His staff; his shepherd’s staff. These arms were in themselves contemptible, yet chosen by David; partly, because he had no skill to use other arms; partly, because he had inward assurance of the victory, even by these weapons; and partly, because such a conquest would be most honourable to God, and most shameful and discouraging to the Philistines.

Chose him five smooth stones, that if one should fail him, he might make use of another.

Smooth stones, because such stones would go most freely out of the sling; and consequently, with more force and certainty, directly to the mark which he aimed at. The sling was a sort of weapon not unusual in the fights of ancient times, and many arrived at great dexterity of slinging stones with great certainty; of which we have instances both in Scripture, as Judges 20:16, and in Diodorus Siculus, and Livy, and other authors. And he took his staff in his hand,.... His shepherd's staff, which he used in keeping his father's sheep, and chose rather to appear in the habit of a shepherd than of a soldier:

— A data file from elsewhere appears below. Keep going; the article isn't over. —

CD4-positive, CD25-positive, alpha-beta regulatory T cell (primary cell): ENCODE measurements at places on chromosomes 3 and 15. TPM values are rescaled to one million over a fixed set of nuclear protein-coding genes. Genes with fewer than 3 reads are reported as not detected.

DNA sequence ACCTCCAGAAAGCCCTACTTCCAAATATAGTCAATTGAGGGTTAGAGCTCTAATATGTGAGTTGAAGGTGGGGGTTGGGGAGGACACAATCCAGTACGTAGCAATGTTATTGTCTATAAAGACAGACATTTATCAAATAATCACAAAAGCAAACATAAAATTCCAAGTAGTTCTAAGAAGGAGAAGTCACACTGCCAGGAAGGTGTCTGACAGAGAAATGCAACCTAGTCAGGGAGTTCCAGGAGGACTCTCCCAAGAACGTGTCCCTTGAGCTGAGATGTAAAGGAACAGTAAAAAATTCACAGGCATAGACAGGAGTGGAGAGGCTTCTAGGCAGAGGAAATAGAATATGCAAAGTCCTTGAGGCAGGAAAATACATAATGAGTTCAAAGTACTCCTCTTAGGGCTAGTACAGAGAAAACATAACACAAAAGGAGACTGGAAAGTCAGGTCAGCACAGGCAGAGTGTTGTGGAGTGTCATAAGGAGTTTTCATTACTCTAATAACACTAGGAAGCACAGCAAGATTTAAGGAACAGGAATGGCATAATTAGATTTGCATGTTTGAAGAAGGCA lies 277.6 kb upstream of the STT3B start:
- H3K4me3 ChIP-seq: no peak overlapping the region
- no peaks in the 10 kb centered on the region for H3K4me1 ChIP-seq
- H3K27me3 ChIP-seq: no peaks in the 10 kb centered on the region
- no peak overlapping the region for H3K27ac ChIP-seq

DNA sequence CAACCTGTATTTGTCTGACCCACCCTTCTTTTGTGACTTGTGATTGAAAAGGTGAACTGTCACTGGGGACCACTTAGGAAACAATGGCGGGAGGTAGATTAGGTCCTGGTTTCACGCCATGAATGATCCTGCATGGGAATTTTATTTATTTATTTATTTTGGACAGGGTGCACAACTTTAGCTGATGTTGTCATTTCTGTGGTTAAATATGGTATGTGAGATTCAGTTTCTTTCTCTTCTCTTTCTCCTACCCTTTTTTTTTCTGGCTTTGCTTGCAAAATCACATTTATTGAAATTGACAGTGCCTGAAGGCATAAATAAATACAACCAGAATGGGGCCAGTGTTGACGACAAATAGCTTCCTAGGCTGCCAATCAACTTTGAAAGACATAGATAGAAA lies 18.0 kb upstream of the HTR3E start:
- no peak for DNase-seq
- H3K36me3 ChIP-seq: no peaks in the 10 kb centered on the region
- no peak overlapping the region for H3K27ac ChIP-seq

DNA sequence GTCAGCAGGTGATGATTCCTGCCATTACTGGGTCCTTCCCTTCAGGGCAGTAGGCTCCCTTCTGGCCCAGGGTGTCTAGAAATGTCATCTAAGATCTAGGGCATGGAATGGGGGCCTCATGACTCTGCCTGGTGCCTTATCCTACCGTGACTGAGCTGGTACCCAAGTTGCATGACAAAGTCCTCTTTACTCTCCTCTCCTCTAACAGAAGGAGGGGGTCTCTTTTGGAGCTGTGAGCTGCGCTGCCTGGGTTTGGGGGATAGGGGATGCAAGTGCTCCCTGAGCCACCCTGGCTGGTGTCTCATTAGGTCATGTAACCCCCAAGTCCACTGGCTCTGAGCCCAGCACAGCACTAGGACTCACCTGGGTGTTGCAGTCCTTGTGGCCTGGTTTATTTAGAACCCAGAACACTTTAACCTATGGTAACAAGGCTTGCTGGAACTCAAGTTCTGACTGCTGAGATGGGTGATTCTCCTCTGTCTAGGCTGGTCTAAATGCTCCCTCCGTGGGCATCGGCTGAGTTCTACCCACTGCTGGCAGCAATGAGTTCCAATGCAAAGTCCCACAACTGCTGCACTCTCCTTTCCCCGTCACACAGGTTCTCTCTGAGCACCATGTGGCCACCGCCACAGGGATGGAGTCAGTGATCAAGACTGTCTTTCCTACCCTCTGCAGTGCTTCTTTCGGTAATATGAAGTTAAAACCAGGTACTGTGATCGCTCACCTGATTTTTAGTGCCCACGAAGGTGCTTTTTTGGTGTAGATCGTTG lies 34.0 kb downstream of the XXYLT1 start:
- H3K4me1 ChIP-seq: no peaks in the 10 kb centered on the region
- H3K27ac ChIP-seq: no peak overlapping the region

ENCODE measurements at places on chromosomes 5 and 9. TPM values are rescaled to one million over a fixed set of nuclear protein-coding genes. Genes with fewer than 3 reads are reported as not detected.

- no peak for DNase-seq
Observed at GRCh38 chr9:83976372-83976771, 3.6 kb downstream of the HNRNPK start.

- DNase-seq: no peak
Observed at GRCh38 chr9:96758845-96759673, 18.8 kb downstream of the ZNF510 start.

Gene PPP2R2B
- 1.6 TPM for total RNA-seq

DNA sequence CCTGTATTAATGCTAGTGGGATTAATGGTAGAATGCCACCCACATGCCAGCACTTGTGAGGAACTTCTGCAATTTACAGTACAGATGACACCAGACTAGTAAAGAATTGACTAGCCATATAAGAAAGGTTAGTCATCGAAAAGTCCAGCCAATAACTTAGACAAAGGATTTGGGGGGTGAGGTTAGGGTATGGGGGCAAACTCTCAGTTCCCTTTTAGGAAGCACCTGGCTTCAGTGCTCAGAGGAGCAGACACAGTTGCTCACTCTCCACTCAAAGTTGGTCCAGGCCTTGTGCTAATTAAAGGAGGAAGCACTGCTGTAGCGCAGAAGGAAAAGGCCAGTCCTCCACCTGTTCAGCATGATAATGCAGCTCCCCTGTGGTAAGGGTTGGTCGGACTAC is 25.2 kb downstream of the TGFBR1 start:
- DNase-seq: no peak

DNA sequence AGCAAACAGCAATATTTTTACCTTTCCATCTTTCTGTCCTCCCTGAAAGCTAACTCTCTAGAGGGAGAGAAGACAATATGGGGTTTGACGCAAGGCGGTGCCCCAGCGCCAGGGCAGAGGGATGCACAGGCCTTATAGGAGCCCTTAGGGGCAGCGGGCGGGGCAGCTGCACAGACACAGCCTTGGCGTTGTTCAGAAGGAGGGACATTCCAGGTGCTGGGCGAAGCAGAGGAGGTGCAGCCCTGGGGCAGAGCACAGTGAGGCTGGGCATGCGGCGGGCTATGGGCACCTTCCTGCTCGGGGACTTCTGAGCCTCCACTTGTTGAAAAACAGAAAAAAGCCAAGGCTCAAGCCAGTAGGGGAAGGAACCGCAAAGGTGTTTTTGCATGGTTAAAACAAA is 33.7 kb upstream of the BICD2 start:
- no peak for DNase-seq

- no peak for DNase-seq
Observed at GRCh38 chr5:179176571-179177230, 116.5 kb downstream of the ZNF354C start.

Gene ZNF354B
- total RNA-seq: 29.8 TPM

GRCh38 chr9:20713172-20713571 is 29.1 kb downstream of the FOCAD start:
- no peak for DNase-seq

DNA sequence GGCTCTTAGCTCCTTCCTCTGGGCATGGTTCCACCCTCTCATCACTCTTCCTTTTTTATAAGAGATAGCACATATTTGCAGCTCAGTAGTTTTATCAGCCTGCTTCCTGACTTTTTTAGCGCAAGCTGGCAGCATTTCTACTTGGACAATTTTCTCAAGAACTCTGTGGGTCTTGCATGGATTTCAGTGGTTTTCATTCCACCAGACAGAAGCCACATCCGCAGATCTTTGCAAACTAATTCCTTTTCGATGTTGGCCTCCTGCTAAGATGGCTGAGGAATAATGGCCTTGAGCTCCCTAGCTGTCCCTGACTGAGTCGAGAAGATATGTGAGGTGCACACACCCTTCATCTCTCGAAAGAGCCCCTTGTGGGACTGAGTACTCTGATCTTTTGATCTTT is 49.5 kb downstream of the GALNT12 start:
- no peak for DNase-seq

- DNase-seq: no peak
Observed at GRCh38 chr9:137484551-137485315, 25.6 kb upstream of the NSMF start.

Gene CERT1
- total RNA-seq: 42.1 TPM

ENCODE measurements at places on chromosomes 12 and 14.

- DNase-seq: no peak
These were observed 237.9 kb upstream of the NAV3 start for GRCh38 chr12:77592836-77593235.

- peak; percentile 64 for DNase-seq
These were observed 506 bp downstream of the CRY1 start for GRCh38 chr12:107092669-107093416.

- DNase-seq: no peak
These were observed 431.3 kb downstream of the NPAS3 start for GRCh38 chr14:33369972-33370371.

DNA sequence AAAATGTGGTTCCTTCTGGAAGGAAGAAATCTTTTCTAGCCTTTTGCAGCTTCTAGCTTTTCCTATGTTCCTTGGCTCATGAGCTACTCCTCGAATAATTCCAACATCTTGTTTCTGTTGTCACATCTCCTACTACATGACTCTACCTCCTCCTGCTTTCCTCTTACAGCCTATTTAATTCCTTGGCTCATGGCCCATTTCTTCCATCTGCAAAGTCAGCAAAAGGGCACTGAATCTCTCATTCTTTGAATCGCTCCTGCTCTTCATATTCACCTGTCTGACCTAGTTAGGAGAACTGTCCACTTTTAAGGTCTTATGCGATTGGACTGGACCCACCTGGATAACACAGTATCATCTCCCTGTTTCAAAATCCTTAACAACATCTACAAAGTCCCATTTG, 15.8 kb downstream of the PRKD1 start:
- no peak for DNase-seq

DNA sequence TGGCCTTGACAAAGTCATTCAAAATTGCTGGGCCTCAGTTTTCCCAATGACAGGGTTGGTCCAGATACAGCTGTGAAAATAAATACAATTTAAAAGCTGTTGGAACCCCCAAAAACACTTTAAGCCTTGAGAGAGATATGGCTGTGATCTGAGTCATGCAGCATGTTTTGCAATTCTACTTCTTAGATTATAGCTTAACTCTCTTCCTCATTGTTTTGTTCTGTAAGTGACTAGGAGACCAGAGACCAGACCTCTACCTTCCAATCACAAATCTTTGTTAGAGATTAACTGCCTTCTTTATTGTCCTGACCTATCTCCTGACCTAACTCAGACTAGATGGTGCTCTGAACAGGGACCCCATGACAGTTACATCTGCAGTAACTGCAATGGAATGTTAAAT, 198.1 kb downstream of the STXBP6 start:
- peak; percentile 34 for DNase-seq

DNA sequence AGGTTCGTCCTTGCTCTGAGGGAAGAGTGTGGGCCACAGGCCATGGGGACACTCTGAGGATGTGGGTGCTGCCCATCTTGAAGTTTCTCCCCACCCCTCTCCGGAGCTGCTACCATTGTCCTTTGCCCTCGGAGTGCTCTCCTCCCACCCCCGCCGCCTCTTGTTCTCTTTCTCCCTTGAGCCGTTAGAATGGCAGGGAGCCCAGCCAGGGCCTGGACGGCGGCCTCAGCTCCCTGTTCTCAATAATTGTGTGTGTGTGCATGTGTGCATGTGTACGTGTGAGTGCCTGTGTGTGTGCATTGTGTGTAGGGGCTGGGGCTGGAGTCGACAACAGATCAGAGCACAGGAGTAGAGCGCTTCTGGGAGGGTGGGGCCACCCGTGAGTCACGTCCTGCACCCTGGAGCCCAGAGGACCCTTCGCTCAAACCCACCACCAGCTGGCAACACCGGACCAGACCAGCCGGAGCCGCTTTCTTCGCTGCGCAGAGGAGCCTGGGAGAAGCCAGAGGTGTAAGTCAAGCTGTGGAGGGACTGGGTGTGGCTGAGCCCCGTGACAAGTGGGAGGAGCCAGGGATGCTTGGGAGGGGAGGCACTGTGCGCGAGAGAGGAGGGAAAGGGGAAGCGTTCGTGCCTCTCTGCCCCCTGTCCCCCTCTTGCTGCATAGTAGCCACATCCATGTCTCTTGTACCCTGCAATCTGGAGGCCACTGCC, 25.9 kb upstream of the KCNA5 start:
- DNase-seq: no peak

and chose him five smooth stones out of the brook; which ran in the valley, which became smooth by lying in the water running over them; and which being smooth were fitter for his purpose, being the more easily cast out of the sling; though De Dieu is of opinion that these were parts or pieces of stones, cleft ones, which were rough and rugged, and which would more easily and firmly be fixed in the forehead of the Philistine: